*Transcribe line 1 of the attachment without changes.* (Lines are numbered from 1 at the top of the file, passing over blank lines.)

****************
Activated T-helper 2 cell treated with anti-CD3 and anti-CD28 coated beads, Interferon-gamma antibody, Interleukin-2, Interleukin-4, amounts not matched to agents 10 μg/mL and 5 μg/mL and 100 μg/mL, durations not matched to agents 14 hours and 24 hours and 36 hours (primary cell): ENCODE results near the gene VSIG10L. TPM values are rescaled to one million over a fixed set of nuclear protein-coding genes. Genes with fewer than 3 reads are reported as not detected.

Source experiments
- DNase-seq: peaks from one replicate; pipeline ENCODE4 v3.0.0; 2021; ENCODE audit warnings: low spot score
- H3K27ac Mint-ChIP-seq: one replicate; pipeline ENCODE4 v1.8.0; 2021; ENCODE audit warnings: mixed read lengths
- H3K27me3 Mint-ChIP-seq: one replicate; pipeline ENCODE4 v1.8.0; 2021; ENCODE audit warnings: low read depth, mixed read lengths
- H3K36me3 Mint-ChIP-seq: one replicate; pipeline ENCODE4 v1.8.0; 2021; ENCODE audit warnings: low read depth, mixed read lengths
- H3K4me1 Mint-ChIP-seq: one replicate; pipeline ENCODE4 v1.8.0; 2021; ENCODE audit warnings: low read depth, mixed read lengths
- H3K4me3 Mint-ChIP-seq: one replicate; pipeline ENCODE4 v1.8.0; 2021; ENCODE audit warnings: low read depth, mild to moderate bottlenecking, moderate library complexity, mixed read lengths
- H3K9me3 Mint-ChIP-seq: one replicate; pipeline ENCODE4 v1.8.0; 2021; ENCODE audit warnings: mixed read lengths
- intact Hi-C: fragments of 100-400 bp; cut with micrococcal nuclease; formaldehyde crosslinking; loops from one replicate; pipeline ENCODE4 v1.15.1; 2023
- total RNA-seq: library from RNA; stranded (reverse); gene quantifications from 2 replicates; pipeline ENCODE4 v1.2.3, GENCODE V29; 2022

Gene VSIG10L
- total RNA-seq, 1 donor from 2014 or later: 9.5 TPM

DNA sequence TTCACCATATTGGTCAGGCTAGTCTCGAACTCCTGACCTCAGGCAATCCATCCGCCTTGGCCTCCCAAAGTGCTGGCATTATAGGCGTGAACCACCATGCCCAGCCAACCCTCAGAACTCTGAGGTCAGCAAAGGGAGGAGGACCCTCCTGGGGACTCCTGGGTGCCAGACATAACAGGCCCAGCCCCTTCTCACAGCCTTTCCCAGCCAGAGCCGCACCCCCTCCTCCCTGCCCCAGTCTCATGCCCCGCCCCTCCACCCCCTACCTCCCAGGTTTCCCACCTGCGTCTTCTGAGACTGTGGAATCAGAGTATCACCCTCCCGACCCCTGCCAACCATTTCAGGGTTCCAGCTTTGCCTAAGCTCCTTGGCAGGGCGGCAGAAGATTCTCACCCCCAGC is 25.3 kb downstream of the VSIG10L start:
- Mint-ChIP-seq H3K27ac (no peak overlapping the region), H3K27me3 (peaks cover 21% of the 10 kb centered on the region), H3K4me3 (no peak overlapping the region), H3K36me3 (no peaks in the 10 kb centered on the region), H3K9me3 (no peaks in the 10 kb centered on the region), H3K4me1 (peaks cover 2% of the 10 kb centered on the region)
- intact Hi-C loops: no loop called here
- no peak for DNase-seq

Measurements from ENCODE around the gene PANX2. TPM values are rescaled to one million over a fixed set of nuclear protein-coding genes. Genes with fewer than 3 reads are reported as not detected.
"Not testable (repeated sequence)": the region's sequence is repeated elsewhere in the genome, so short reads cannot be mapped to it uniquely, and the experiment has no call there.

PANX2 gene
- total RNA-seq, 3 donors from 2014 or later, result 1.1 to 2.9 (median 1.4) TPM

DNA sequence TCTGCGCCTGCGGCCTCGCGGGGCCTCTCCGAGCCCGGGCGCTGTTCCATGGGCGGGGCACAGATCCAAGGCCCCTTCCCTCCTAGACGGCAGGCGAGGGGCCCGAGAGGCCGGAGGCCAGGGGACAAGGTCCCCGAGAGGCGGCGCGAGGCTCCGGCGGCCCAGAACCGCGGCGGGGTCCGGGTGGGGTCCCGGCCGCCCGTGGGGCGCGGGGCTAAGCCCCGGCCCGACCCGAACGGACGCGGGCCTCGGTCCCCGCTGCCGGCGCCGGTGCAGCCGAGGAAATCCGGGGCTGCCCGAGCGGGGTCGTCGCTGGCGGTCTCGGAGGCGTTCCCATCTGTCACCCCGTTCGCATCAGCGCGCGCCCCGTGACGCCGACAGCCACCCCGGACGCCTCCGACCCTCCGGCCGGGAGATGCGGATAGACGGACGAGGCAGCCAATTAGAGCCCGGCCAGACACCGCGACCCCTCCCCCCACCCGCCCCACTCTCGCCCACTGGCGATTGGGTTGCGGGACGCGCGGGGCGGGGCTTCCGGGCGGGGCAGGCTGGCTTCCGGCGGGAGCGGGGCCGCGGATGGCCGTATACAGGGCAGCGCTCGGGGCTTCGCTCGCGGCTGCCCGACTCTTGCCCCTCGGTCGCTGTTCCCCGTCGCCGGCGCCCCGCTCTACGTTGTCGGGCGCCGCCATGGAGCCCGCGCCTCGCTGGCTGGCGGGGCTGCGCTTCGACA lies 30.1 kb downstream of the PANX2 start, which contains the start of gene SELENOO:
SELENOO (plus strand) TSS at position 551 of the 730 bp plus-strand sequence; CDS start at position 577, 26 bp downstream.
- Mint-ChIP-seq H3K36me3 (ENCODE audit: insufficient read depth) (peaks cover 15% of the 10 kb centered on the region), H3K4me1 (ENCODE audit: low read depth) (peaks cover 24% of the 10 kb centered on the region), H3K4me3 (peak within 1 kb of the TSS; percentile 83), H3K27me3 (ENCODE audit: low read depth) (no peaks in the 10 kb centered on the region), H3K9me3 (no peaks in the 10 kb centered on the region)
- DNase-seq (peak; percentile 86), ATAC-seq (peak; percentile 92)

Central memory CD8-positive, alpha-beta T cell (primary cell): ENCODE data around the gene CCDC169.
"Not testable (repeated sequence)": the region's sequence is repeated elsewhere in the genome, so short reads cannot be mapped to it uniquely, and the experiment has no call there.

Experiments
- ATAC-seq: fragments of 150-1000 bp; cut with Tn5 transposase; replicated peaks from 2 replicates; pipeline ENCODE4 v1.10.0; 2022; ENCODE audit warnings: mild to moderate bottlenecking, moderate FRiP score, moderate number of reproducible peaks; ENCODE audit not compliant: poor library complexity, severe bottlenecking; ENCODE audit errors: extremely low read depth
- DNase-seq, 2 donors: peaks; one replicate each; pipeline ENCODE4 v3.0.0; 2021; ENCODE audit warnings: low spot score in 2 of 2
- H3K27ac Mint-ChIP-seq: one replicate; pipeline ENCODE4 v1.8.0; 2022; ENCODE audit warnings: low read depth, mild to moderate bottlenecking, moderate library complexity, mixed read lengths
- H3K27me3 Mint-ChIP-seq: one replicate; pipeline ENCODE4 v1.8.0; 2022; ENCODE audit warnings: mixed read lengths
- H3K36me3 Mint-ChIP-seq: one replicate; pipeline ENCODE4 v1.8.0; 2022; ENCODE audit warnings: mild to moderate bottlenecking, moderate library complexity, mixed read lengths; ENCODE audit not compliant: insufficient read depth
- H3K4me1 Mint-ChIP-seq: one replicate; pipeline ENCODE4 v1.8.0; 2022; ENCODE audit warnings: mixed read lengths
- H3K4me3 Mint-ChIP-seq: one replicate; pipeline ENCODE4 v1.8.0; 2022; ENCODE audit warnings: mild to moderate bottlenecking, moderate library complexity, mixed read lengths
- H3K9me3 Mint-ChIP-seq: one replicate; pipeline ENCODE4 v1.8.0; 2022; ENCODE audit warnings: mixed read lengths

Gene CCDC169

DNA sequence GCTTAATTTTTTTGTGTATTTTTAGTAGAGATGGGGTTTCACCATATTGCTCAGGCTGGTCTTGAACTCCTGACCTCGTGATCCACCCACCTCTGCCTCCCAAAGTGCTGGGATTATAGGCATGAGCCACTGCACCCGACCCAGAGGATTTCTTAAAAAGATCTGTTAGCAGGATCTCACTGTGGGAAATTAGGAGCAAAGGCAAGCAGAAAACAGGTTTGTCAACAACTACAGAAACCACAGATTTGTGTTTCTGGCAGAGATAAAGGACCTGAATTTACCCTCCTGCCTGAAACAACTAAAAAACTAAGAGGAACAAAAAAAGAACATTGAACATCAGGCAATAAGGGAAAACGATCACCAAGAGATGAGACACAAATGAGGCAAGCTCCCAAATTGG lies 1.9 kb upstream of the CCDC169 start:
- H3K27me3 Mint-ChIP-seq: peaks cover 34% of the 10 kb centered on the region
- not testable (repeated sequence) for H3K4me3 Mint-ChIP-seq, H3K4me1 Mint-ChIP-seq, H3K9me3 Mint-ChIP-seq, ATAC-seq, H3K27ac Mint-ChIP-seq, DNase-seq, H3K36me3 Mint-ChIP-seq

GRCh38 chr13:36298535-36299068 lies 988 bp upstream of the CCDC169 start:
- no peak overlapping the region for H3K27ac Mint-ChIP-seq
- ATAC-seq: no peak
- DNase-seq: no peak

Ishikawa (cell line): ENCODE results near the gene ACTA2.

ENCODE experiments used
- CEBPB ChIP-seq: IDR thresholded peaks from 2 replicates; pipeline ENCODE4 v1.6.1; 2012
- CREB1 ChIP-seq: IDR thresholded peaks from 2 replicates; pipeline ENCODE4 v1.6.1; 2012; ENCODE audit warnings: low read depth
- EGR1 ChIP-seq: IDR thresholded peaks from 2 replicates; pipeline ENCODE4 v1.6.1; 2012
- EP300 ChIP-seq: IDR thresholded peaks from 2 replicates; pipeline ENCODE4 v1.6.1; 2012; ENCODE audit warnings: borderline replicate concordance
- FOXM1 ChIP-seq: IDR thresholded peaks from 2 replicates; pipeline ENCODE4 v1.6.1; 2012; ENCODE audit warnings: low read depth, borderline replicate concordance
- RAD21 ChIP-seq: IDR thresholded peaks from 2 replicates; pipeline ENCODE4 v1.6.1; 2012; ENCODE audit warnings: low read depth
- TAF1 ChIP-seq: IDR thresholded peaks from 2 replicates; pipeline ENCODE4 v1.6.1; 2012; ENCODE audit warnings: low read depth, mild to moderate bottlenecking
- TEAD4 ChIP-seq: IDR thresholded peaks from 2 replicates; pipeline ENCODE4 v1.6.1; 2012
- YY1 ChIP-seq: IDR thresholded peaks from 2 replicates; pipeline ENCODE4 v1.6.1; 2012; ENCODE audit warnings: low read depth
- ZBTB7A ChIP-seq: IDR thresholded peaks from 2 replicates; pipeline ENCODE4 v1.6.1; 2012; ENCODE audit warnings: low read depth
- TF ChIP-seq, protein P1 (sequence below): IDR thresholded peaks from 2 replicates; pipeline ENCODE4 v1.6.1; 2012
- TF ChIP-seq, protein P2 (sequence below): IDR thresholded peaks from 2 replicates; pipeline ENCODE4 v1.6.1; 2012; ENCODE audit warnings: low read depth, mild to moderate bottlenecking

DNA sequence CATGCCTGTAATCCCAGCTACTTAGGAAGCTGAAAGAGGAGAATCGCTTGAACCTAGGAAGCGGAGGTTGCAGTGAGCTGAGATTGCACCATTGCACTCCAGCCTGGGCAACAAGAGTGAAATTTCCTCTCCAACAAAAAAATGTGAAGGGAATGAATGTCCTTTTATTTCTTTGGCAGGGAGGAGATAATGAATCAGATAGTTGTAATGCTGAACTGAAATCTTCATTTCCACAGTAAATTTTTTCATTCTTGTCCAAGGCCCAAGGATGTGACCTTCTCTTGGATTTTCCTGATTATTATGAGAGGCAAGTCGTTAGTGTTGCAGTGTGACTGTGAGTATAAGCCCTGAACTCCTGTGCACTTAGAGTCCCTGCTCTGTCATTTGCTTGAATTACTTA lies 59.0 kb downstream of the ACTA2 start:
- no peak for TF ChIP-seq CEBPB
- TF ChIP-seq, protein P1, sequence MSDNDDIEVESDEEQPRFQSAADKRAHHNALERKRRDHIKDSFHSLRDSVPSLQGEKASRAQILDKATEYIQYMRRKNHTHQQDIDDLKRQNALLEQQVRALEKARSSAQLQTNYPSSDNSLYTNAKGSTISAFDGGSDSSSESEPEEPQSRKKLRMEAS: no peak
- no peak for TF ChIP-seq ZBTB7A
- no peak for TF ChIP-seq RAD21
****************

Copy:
Activated T-helper 2 cell treated with anti-CD3 and anti-CD28 coated beads, Interferon-gamma antibody, Interleukin-2, Interleukin-4, amounts not matched to agents 10 μg/mL and 5 μg/mL and 100 μg/mL, durations not matched to agents 14 hours and 24 hours and 36 hours (primary cell): ENCODE results near the gene VSIG10L. TPM values are rescaled to one million over a fixed set of nuclear protein-coding genes. Genes with fewer than 3 reads are reported as not detected.